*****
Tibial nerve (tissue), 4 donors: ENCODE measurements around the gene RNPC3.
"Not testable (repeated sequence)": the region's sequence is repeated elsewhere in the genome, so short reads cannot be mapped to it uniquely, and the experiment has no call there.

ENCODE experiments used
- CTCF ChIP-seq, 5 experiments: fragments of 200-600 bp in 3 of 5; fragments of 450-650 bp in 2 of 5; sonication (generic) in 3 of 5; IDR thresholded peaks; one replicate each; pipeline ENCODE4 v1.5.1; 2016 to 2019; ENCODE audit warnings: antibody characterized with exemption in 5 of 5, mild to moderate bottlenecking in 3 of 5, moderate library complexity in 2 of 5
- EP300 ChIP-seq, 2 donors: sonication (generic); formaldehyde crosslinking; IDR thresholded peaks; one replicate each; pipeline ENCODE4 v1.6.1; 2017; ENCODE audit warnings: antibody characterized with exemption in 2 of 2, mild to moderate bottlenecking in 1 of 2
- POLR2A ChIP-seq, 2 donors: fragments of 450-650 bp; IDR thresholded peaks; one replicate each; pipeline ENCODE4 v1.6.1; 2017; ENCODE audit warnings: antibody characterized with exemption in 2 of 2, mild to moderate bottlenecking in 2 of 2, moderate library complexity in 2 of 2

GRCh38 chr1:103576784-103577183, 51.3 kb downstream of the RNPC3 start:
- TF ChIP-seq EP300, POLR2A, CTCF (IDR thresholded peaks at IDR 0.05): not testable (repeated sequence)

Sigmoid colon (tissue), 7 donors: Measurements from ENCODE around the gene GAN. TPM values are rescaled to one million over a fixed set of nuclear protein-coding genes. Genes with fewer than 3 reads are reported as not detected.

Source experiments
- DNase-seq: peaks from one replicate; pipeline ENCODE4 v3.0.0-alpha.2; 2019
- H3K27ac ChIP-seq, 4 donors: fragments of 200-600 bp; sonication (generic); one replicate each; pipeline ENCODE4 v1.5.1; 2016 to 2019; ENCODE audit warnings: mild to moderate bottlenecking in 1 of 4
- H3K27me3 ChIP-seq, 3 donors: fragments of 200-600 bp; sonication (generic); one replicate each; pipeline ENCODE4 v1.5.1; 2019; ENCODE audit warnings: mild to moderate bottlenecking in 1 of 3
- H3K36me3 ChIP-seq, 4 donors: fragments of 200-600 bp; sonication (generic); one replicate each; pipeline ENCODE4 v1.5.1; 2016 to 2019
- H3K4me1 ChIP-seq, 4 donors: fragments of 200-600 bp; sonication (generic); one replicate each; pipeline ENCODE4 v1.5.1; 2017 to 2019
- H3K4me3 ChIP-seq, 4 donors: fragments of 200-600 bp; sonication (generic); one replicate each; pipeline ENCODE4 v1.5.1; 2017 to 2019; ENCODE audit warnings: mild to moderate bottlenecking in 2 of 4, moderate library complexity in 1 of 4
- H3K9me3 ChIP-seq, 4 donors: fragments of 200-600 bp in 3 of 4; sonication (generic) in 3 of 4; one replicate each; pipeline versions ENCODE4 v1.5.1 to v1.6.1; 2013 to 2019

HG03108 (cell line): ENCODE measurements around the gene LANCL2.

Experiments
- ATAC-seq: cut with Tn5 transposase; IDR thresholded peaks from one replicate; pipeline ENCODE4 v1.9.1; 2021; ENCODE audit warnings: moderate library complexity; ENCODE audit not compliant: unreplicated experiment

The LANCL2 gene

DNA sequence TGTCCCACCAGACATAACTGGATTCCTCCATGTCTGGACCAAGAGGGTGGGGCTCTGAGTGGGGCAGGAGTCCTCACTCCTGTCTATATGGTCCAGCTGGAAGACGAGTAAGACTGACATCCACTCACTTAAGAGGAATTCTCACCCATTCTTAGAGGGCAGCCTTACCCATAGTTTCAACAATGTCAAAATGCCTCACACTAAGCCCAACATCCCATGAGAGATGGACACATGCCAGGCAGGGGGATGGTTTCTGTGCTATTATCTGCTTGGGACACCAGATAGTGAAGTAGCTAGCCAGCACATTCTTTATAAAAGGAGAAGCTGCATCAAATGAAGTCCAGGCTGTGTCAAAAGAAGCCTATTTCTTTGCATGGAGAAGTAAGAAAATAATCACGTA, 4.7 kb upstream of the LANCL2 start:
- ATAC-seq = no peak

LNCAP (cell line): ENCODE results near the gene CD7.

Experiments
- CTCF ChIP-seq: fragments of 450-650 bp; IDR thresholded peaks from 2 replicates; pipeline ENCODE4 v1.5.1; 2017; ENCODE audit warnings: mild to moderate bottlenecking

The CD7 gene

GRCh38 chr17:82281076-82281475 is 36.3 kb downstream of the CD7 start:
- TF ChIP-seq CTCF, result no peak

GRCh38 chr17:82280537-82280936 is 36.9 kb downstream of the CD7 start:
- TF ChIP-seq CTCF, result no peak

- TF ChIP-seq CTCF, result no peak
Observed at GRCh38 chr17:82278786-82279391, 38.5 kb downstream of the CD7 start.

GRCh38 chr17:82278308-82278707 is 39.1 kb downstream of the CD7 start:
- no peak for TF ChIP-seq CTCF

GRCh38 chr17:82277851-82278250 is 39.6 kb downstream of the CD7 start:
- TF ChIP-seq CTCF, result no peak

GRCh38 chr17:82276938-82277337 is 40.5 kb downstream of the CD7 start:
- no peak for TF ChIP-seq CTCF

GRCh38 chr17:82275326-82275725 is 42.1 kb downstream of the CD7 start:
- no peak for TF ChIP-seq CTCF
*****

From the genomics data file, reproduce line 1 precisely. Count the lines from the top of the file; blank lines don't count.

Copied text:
Tibial nerve (tissue), 4 donors: ENCODE measurements around the gene RNPC3.